The median income for a household in the township was $86,373 and the median income for a family was $115,694. Males had a median income of $77,692 versus $43,793 for females. The
per capita incomefor the township was $55,526. About 1.9% of families and 4.5% of the population were below the poverty line, including 2.8% of those under age 18 and 5.6% of those age 65 or over.
Lower Merion Township is the heart of the affluent
Pennsylvania Main Lineseries of suburban communities, named after the "Main Line" railroadthat runs through the township. Now known as the SEPTA R5 regional rail train, the rail line has station stops in Lower Merion in the following communities within the township:
Primary and secondary schools
Pupils living in the Lower Merion Township attend schools in the
Lower Merion School Districtunless they go to a private school. The educational roots of the township stretch back to the Lower Merion Academy, one of the first public schools in the country.
There are six elementary schools, two middle schools, and two high schools. Students are split between the schools depending on location of residence.
Kobe Bryantattended Lower Merion High School. He led the Aces to the state championship in 1996.Producer Marshall Herskovitzwas also once a student at Lower Merion High School. Ronald Reagan's first secretary of state, Alexander Haig, graduated from Lower Merion High School, as did Robert Fagles. Lawrence Summers, the former president of Harvard University and the 71st Secretary of the Treasury, graduated from Harriton High School.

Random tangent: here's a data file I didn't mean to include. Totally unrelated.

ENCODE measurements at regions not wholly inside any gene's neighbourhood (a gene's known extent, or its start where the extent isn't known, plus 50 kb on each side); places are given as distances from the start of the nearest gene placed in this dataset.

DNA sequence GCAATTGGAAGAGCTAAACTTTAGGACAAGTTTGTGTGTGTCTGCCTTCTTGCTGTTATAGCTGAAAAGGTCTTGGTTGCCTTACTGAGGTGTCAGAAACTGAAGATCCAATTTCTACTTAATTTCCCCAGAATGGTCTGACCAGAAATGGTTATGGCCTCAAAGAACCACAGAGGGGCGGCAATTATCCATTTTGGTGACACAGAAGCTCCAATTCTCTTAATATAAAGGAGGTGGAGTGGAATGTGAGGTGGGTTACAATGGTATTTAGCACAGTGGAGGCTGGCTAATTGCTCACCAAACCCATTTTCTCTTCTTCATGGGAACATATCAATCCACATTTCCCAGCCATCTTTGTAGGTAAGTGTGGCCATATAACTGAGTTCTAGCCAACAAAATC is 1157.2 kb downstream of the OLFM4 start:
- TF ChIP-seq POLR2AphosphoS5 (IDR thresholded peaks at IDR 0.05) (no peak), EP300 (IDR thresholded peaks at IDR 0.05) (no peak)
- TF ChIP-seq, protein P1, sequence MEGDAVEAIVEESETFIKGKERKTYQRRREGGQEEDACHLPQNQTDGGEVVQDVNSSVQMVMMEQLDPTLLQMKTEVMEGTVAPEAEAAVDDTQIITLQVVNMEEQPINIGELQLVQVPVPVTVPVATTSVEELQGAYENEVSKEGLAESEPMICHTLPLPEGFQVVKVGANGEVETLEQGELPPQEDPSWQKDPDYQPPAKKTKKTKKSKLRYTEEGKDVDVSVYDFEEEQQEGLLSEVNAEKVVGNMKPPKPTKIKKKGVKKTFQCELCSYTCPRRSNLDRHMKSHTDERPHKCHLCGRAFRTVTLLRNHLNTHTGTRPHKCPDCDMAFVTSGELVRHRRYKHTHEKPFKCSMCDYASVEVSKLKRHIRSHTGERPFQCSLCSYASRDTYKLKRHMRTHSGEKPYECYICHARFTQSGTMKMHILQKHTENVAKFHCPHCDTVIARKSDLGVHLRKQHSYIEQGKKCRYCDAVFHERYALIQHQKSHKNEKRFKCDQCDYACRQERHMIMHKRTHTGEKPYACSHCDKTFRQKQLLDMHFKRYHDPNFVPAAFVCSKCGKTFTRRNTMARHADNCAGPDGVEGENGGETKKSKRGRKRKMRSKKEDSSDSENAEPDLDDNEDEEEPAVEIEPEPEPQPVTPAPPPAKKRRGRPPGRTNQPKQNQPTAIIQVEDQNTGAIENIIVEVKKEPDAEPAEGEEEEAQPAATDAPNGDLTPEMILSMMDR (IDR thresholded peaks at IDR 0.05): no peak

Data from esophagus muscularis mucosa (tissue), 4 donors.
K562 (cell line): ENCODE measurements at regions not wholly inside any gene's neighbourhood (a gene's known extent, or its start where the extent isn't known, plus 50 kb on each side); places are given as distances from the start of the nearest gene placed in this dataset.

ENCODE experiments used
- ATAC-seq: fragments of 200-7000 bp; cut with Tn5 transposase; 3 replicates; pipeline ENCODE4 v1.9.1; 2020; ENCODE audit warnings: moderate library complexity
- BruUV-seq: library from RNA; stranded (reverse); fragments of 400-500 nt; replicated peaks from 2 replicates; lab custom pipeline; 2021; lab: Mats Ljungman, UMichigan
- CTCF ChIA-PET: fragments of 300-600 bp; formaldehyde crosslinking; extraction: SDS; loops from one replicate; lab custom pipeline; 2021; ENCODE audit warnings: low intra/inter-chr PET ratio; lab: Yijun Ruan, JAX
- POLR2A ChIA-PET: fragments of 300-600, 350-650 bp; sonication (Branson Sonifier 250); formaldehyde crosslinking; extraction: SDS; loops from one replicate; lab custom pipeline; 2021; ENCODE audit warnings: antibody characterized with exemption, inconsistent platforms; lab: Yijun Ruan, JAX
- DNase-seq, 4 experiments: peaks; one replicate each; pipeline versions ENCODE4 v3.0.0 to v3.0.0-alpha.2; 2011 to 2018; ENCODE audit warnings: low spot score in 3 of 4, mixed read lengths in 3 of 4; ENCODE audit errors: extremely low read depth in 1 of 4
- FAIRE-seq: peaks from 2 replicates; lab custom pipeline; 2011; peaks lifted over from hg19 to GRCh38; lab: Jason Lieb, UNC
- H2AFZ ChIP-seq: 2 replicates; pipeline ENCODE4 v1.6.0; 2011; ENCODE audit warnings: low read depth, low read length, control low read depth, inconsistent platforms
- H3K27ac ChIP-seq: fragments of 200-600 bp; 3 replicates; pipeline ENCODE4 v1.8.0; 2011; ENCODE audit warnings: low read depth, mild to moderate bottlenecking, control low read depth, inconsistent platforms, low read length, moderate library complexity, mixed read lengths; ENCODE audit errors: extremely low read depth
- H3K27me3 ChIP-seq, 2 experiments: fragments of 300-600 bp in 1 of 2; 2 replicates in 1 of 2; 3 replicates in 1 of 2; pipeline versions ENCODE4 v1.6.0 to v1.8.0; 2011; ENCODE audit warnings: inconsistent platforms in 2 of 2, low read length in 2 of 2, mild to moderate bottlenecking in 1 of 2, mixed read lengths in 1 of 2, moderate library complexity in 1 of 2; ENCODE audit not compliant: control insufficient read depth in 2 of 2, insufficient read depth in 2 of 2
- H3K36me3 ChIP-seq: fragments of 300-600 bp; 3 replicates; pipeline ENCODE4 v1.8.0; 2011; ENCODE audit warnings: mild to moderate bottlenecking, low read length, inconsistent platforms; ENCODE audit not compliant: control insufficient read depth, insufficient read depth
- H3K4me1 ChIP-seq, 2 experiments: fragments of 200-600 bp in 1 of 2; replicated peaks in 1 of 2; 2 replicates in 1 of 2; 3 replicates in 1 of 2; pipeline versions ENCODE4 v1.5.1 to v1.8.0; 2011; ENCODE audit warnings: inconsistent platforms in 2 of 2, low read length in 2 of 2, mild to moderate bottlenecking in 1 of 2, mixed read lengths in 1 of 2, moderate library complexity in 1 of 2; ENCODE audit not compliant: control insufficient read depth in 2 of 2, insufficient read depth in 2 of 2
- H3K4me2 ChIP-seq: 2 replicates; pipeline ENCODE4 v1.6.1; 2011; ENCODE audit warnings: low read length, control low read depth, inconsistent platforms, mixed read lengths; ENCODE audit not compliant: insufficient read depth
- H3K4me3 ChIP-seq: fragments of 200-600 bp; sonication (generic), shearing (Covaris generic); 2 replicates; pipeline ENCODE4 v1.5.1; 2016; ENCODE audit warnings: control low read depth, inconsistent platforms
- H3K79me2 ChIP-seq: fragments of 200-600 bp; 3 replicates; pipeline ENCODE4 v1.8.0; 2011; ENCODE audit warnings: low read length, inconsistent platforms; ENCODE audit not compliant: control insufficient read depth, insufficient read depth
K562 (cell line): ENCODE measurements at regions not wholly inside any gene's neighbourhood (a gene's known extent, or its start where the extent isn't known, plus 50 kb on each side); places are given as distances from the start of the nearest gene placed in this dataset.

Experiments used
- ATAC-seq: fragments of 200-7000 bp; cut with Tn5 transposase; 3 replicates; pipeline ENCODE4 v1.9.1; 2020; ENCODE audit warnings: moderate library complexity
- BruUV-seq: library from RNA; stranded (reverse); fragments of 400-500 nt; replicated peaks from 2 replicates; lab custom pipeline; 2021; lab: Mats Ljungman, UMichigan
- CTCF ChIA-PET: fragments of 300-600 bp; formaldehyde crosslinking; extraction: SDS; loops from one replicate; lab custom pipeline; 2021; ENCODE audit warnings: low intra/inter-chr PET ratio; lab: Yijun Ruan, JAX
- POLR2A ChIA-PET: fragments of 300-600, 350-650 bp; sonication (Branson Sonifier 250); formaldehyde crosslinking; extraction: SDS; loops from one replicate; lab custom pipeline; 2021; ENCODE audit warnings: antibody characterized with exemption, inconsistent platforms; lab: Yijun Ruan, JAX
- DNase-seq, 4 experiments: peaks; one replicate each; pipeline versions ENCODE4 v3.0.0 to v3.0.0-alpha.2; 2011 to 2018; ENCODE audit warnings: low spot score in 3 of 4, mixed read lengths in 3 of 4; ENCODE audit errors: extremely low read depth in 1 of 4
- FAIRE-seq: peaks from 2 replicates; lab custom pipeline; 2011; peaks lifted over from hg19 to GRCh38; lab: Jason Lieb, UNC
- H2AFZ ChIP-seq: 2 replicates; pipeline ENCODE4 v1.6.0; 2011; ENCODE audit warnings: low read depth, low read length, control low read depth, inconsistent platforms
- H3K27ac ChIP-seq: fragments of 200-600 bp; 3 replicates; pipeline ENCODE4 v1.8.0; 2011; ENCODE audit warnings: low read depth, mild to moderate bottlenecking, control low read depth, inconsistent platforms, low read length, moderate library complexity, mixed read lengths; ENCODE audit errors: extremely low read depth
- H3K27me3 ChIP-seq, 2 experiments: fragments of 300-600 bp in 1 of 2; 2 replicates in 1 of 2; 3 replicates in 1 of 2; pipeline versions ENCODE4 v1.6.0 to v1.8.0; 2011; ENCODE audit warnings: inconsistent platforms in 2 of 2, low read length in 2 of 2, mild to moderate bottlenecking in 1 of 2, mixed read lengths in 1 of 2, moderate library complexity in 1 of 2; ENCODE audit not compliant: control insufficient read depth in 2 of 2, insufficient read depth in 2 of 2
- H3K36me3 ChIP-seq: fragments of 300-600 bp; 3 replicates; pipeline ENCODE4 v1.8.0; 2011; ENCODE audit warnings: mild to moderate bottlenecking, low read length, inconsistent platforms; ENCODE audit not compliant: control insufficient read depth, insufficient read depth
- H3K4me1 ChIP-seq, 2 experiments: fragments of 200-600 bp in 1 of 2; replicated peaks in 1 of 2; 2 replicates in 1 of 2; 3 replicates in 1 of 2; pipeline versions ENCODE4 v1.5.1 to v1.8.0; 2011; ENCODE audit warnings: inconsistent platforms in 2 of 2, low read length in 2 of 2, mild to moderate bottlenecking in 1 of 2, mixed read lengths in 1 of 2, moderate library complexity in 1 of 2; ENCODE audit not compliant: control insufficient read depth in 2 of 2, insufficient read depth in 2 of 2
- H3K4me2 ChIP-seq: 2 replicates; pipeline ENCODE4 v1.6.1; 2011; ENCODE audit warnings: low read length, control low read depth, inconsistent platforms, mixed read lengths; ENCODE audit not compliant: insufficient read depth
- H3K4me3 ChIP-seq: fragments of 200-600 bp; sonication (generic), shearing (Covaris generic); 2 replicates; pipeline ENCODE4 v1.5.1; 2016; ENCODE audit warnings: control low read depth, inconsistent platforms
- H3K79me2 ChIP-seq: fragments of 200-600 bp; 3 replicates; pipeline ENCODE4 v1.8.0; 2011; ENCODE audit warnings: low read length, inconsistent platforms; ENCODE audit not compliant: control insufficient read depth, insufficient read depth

Rosemont School of the Holy Child, located in Rosemont and in Lower Merion Township, is affiliated with but not governed by the Roman Catholic Archdiocese of Philadelphia. The school is adjacent to Rosemont College.
Other Private Schools in the area include: The Shipley School, The Baldwin School, The Haverford School, The Agnes Irwin School, The Friends Central School, The William Penn Charter School, The Episcopal Academy (which relocated to Newtown Square in Fall 2009) and many other schools outside the area.
Colleges and universities
Bryn Mawr College, Harcum College, Rosemont College, and Saint Charles Borremeo Seminaryare located in Lower Merion Township. The campus of Saint Joseph's Universitystraddles the city line between Lower Merion and Philadelphia while Haverford Collegestraddles the lines between Lower Merion and Haverford Townships.
M. Night Shyamalan
Librarian of Congress James Hadley Billington
Harvardpresident Lawrence Summers
* newspaper tycoon/philanthropist
* [http://www.lowermerion.org/ Lower Merion Township]
* [http://www.lowermerionhistory.org/ Lower Merion Historical Society]
* [http://www.lmsd.org/ Lower Merion School District]